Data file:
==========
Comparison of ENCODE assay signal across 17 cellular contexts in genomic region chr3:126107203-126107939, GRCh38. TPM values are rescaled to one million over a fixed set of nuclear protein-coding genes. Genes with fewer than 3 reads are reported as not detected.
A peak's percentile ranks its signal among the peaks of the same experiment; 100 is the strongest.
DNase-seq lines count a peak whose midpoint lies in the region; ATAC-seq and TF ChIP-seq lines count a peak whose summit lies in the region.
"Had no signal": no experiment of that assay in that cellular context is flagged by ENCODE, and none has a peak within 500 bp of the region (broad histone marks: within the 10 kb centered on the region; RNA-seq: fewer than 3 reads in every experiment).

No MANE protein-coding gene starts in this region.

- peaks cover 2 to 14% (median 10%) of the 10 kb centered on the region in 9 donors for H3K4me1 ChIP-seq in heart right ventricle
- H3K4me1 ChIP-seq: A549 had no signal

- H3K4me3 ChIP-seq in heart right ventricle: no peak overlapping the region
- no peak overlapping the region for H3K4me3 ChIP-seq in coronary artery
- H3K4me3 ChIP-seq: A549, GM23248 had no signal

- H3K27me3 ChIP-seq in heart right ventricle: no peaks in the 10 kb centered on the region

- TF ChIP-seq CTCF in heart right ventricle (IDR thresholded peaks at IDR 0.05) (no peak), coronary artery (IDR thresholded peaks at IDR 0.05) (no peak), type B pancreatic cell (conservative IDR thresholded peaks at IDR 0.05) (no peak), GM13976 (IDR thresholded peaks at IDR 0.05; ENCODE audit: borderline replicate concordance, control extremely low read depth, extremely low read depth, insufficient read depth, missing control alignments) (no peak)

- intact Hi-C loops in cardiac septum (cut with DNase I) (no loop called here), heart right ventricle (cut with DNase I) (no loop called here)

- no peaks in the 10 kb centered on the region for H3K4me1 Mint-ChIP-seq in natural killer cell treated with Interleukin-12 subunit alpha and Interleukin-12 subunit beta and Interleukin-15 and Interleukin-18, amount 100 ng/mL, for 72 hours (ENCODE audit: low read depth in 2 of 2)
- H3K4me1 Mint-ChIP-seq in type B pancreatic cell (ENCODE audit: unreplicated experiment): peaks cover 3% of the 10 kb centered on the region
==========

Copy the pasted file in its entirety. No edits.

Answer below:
Comparison of ENCODE assay signal across 17 cellular contexts in genomic region chr3:126107203-126107939, GRCh38. TPM values are rescaled to one million over a fixed set of nuclear protein-coding genes. Genes with fewer than 3 reads are reported as not detected.
A peak's percentile ranks its signal among the peaks of the same experiment; 100 is the strongest.
DNase-seq lines count a peak whose midpoint lies in the region; ATAC-seq and TF ChIP-seq lines count a peak whose summit lies in the region.
"Had no signal": no experiment of that assay in that cellular context is flagged by ENCODE, and none has a peak within 500 bp of the region (broad histone marks: within the 10 kb centered on the region; RNA-seq: fewer than 3 reads in every experiment).

No MANE protein-coding gene starts in this region.

- peaks cover 2 to 14% (median 10%) of the 10 kb centered on the region in 9 donors for H3K4me1 ChIP-seq in heart right ventricle
- H3K4me1 ChIP-seq: A549 had no signal

- H3K4me3 ChIP-seq in heart right ventricle: no peak overlapping the region
- no peak overlapping the region for H3K4me3 ChIP-seq in coronary artery
- H3K4me3 ChIP-seq: A549, GM23248 had no signal

- H3K27me3 ChIP-seq in heart right ventricle: no peaks in the 10 kb centered on the region

- TF ChIP-seq CTCF in heart right ventricle (IDR thresholded peaks at IDR 0.05) (no peak), coronary artery (IDR thresholded peaks at IDR 0.05) (no peak), type B pancreatic cell (conservative IDR thresholded peaks at IDR 0.05) (no peak), GM13976 (IDR thresholded peaks at IDR 0.05; ENCODE audit: borderline replicate concordance, control extremely low read depth, extremely low read depth, insufficient read depth, missing control alignments) (no peak)

- intact Hi-C loops in cardiac septum (cut with DNase I) (no loop called here), heart right ventricle (cut with DNase I) (no loop called here)

- no peaks in the 10 kb centered on the region for H3K4me1 Mint-ChIP-seq in natural killer cell treated with Interleukin-12 subunit alpha and Interleukin-12 subunit beta and Interleukin-15 and Interleukin-18, amount 100 ng/mL, for 72 hours (ENCODE audit: low read depth in 2 of 2)
- H3K4me1 Mint-ChIP-seq in type B pancreatic cell (ENCODE audit: unreplicated experiment): peaks cover 3% of the 10 kb centered on the region